Barbara Riding remembers a forgotten part of Blackburn's history

IMAGINE if you had lived on Revidge Road in Blackburn at the end of the 19th century.

One of Blackburn’s local historians, JG Shaw, wrote in his article Blackburn Waterworks. “the taps in the Corporation Park Hotel and the little toffy shops at the top of the Park have to be placed near the floor of the kitchen or in the cellars, and the flow of water is very slow indeed.”

A reservoir had been constructed at the top of the Corporation Park, which received its water from Guide by means of a pumping station at Mile End. However, 70 houses were in the process of being built on Revidge Road, meaning the water supply would be totally inadequate.

James Varley, of Jas.Varley and Son, marble merchants of St Peter Street, owned some high land further along Revidge Road, overlooking the park. Blackburn’s water engineer suggested asking him to sell 250 square yards of his land so that an iron tank, capable of holding 50,000 gallons of water, could be constructed. He agreed for the price of £50.

By the end of of 1897 a large metal tank was built on the land for which the occupants of the new houses must have breathed a sigh of relief.

The water engineer suggested that it could serve a dual purpose, being also a viewing platform for the public. An iron staircase was constructed up the side of the tank and iron railings round the top for safety. A round bronze plaque was placed in the centre on a small, raised metal table, inscribed with directions and distances and viewpoints that could be seen.

The tank was erected by the firm of Ashton, Frost & Co. Ltd.

In 1940, the children in Standard IV at St Silas’s School learned of a treat that they were going to have. Our teacher, Mr Brown was going to take us to the top of the park to visit the tank. It was exciting. We all knew what a tank was like, we had seen photos of them in the newspaper. Would we be able to climb on it and sit in it and perhaps have a ride?

What a disappointment. It was only an enormous metal platform!

As the years went by we soon learned to appreciate it and the view we had of our town. In one direction we knew where Blackpool and Lytham was, in another, Clitheroe and Pendle Hill or Belthorn and Darwen Tower. It was a favourite place for weekend walks, for showing visitors, and for courting.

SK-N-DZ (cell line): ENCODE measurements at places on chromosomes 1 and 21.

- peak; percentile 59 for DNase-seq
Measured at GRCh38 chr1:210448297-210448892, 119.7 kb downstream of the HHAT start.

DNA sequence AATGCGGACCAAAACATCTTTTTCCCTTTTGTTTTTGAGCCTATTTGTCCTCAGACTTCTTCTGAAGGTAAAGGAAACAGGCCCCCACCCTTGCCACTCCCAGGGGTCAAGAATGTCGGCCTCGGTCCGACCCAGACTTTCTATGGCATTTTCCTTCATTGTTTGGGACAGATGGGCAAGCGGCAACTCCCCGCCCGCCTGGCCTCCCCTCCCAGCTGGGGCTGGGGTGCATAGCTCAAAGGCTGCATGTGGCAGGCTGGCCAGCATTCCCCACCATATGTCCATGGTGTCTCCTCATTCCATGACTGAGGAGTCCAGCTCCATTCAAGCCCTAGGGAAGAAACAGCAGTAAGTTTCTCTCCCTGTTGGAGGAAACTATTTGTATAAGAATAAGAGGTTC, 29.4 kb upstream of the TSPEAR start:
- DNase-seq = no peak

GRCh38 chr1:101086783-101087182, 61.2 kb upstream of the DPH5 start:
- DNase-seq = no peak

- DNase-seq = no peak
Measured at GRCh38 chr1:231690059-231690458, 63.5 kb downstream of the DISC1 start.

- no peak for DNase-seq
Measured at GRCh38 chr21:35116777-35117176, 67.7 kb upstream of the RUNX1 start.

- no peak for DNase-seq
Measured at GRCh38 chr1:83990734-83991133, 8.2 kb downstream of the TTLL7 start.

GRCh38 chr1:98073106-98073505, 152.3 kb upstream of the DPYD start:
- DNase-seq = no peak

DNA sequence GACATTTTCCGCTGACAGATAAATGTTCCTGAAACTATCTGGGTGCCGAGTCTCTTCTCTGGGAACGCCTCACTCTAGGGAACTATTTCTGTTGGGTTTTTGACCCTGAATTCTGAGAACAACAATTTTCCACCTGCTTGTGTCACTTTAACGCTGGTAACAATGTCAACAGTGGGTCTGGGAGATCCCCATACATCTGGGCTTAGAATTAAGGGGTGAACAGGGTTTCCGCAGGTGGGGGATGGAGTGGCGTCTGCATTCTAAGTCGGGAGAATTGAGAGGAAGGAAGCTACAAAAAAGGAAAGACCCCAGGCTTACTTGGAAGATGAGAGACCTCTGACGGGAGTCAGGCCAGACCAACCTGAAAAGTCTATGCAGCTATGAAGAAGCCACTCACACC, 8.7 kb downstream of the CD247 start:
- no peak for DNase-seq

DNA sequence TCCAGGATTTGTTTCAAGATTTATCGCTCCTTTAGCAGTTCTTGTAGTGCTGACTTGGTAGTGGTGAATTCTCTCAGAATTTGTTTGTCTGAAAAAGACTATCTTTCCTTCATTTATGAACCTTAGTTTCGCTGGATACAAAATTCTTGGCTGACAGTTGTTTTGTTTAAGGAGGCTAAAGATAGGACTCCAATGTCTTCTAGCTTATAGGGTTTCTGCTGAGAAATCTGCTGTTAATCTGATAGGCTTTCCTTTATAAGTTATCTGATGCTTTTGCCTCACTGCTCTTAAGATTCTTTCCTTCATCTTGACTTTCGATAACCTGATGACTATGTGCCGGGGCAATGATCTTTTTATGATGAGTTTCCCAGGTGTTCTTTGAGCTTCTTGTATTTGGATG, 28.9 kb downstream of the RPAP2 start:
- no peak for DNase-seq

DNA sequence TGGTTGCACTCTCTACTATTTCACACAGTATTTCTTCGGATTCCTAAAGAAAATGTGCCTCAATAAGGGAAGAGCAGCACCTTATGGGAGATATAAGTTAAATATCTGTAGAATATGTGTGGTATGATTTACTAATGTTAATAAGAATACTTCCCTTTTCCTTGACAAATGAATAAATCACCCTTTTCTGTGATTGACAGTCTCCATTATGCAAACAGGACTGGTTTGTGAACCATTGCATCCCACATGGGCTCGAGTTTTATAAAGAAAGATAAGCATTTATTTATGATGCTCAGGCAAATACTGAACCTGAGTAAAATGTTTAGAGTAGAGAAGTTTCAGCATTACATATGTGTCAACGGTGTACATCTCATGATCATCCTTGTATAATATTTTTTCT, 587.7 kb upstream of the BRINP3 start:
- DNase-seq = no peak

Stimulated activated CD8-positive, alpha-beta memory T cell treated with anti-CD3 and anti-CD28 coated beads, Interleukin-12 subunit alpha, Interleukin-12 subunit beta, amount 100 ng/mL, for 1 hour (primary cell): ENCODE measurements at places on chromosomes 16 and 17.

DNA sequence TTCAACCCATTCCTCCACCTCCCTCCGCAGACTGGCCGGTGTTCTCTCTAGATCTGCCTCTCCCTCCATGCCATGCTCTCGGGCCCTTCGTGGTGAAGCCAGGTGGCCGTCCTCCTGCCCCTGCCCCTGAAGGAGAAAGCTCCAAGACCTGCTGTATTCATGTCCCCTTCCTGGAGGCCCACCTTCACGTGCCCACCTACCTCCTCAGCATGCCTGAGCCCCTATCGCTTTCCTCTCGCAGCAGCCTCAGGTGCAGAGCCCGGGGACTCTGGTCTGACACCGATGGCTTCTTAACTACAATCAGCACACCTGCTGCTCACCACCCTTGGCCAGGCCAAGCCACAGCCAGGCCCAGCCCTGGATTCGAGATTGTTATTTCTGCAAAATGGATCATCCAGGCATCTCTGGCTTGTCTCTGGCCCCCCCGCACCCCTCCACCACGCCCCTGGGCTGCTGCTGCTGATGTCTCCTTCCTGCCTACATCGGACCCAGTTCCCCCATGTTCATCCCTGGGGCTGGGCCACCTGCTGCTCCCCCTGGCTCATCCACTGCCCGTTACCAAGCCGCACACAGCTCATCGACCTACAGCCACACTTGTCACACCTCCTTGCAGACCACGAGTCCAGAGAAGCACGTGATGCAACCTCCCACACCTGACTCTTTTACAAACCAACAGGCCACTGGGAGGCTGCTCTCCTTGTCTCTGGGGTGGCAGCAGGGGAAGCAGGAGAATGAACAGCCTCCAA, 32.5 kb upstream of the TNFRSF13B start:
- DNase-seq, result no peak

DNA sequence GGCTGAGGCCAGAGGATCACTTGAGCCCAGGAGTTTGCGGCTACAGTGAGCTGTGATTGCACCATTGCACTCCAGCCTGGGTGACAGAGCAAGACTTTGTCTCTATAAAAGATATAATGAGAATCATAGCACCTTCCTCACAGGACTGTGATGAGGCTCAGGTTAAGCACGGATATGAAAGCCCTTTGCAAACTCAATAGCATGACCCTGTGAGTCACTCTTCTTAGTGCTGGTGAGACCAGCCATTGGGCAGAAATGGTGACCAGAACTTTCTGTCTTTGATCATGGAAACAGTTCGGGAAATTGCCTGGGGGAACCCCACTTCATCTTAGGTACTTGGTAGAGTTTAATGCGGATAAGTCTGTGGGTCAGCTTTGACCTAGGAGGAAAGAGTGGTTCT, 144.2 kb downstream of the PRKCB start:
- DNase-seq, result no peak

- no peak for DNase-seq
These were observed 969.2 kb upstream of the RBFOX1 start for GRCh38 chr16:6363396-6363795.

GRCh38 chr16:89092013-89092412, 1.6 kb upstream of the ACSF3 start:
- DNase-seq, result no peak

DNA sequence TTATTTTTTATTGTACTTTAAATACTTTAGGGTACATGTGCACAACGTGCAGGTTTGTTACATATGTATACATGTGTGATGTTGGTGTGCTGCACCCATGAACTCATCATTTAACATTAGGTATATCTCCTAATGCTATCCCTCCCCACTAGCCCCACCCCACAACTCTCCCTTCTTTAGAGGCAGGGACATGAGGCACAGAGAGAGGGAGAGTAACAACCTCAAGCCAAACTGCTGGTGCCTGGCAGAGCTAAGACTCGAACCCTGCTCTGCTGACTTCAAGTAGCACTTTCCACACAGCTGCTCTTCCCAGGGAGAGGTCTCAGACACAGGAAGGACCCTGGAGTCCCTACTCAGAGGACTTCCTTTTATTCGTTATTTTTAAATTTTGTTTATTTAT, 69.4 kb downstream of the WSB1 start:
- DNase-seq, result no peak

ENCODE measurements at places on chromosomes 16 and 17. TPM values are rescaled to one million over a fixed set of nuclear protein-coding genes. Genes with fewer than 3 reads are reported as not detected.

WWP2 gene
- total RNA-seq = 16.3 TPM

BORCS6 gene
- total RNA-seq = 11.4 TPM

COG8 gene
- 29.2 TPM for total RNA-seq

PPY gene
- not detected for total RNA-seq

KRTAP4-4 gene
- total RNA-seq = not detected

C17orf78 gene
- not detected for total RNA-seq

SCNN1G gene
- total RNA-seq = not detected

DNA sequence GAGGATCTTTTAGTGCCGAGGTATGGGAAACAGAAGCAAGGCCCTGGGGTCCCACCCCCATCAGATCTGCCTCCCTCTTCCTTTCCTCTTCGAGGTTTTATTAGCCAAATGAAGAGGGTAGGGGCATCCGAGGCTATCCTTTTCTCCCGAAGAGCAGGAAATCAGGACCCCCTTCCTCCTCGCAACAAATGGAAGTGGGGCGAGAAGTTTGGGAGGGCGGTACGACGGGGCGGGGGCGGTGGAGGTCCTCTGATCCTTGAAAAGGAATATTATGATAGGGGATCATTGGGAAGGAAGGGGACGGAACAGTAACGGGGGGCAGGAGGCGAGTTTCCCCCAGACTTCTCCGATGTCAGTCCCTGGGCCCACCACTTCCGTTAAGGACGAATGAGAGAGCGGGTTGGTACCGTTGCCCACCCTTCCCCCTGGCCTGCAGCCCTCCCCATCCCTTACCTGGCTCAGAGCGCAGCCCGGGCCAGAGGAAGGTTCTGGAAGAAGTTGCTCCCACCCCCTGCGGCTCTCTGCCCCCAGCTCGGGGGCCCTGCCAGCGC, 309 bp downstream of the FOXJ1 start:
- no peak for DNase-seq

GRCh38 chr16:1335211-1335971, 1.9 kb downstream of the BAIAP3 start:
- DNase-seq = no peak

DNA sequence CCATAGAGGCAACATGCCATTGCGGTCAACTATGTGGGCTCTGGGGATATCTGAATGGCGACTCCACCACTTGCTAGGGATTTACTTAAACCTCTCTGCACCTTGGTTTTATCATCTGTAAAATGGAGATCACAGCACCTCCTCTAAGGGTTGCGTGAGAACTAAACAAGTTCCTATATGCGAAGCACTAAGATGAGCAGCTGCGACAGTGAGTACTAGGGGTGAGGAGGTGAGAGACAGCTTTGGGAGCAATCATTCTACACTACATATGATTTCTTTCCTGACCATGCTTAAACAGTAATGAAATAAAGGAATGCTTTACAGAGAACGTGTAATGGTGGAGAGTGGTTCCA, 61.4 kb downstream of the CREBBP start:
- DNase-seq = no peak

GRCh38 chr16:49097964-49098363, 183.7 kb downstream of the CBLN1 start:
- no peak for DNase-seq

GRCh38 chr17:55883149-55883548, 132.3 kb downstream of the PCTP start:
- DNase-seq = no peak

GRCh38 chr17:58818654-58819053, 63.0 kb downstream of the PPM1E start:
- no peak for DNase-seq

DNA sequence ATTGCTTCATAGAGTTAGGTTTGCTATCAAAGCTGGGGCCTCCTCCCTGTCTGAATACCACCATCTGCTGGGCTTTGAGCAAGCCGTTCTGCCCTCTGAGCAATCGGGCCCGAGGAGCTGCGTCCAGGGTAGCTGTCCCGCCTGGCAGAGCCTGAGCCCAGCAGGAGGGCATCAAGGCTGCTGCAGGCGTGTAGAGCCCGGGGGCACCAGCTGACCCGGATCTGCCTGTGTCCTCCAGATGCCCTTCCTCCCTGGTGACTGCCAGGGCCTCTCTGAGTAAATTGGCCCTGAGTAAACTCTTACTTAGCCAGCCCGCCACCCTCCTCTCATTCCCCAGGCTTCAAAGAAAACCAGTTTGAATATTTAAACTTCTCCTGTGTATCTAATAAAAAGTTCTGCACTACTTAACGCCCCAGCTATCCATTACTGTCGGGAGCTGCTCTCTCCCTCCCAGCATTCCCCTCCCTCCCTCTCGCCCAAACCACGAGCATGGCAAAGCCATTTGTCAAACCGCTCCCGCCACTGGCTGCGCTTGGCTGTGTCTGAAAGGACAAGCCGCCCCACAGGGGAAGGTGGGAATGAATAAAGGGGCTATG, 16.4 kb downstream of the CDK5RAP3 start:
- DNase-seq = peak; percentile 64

The Blackburn novelist Dorothy Whipple fondly remembers the tank in her autobiography, The Other Day. In 1936 she wrote, “In those days people made family excursions in the evening to the top of the tank, an unlovely reservoir, where you could look down on the town with its smoking mill chimneys, and on the other hand 30 miles of fields and woods rolling without interruption to the sea. On a clear day Blackpool Tower showed like a skeleton in the sky, with the big wheel, a little O beside it. Nowadays people go to the sea in cars and motorcycle combinations instead. We had to be content with the view from the tank.”

It was still an unlovely reservoir 60 years later. It hadn’t been used as a reservoir since 1978. The steps had been taken down on safety grounds. There was graffiti all over it and the grass had not been kept trimmed. Even so Blackburn Civic Society thought it worthy enough to receive one of their blue plaques.

North West Water owned the tank but after negotiations with Blackburn Council nobody could agree on the cost for its repair and maintenance, and it was demolished in 2000. So there was nowhere to put the plaque, so I imagine it is in the Museum.

In Scotland near Balmoral lives a lady called Rosemary Nonkin. Her family originally lived in Blackburn and her grandfather, Thomas Frost was one of the a engineers whose company constructed the tank.

When she heard about its demise she got int touch with Blackburn Regeneration Department, saying she thought there should be some memorial for the tank and her grandfather’s engineering company.

As a result, Nick Riley of Groundwork Contract Services designed a Toposcope as a memorial. It is a wall built round an old whisky barrel, with a metal plaque fixed to the top, showing the distances to places as the old plaque used to do.

The inscription round the rim reads: “The Tank on Revidge, Blackburn, a 50,000 gallon water tank was built here at Hardman’s Gap 1897, by Thomas Frost to supply water to the highest houses in Blackburn. For over a century it provided a platform for all to view the panorama from the Pennines to the sea. The tank is gone, the view remains”.

In August 2010 Rosemary, came to Blackburn to see the new memorial and to enjoy the view, although now partly obscured by trees that so many Blackburn folk enjoyed from the tank.